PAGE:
In my bio, I claim to be a ‘mythbuster’ of sorts. I like to clear up misconceptions about agriculture and food production. It amazes me what kind of nonsensical information gets circulated and how readily some people believe it.
Today is the first in my series entitled “Mythbusting 101.” I was inspired by a discussion on Facebook that centred around one particular photo. Brian Scott (The Farmer’s Life) circulated the photo with the comment: “I hate out-of-context garbage like this. Especially when I see how many people *like* and *share* these things. There is absolutely no context given as to what is going on here.”
I couldn’t agree more.
Mythbusting 101: When you see pictures and words combined like this, channel your inner skeptic. This photo is grossly misleading (and this is just one example of many that are out there).
Although we can’t find the original source of the photo (it was posted on FB through Anti-Media), we are certain that this guy is not spraying water. He is spraying a pesticide. Labels on pesticides provide instructions on how to SAFELY apply these products (including ORGANIC approved pesticide products as they are toxic too). This ‘gear’ is standard protocol when administering any pesticides to crops (organic or otherwise). And… this photo has NOTHING to do with GMO foods, or labeling for that matter. In fact, this man appears to be spraying flowers or nursery stock of some kind.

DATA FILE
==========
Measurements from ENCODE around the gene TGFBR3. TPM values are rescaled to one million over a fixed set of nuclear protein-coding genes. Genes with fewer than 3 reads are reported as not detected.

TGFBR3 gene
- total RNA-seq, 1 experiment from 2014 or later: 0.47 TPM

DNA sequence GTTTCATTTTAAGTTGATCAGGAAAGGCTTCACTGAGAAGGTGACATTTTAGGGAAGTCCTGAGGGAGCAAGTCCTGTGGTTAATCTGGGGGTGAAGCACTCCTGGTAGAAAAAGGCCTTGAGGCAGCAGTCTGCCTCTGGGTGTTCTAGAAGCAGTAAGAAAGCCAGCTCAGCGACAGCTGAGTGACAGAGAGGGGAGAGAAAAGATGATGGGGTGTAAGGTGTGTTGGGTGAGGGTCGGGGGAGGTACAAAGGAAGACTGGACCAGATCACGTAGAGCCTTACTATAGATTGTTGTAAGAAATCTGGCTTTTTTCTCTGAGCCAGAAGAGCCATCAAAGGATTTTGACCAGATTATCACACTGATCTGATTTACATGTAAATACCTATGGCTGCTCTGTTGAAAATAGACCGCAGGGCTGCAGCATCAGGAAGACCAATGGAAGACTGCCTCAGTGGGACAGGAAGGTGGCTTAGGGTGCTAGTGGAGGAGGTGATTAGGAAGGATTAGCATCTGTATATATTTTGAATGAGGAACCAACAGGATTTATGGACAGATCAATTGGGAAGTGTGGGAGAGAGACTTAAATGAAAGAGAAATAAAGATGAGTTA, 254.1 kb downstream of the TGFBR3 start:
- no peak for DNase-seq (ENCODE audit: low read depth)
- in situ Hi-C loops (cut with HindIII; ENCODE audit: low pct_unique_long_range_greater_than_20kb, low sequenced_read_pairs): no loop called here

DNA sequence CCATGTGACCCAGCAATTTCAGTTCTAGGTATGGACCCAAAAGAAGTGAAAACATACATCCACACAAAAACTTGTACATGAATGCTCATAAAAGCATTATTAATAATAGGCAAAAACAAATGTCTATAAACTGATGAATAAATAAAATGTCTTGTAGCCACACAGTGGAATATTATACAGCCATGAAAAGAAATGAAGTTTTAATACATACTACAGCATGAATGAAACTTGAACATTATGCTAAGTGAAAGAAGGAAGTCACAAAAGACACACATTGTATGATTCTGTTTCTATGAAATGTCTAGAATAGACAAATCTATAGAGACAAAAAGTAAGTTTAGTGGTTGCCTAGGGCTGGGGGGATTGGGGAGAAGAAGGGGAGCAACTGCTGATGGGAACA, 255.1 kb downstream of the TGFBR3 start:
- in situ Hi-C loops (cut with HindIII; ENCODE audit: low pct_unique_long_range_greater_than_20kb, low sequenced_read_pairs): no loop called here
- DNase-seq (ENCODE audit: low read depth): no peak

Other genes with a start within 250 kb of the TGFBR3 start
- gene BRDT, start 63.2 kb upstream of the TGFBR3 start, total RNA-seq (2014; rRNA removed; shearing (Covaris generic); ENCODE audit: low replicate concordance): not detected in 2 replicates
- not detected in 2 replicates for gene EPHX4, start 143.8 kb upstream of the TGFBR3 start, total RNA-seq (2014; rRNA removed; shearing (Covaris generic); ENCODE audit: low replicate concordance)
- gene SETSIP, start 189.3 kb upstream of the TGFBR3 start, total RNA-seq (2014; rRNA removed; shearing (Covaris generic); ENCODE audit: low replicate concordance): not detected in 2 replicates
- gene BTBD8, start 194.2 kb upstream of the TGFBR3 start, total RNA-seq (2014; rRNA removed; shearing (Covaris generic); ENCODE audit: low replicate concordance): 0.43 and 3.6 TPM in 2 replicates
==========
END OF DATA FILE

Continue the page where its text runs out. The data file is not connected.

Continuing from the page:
A photo with the accompanying text like this is an example of what I call ‘misinformation in action’. Someone (a ‘myth-monger’ as I refer to them) is intentionally (sometimes unintentionally) misleading people.
We need to think critically about how food makes it from the field to our plate. Food is a very personal thing. That means that we need to also think critically about what we see and read about ag and food production. We should ensure that we are interpreting the information correctly and that the information *we* share with others is accurate.
If you are not sure, ask someone. Ask a farmer. Ask Brian. And make sure to check out the comments below. I was delighted to have others weigh in with their opinions on this matter. I like to call this ‘crowd-sourced mythbusting.’ :O)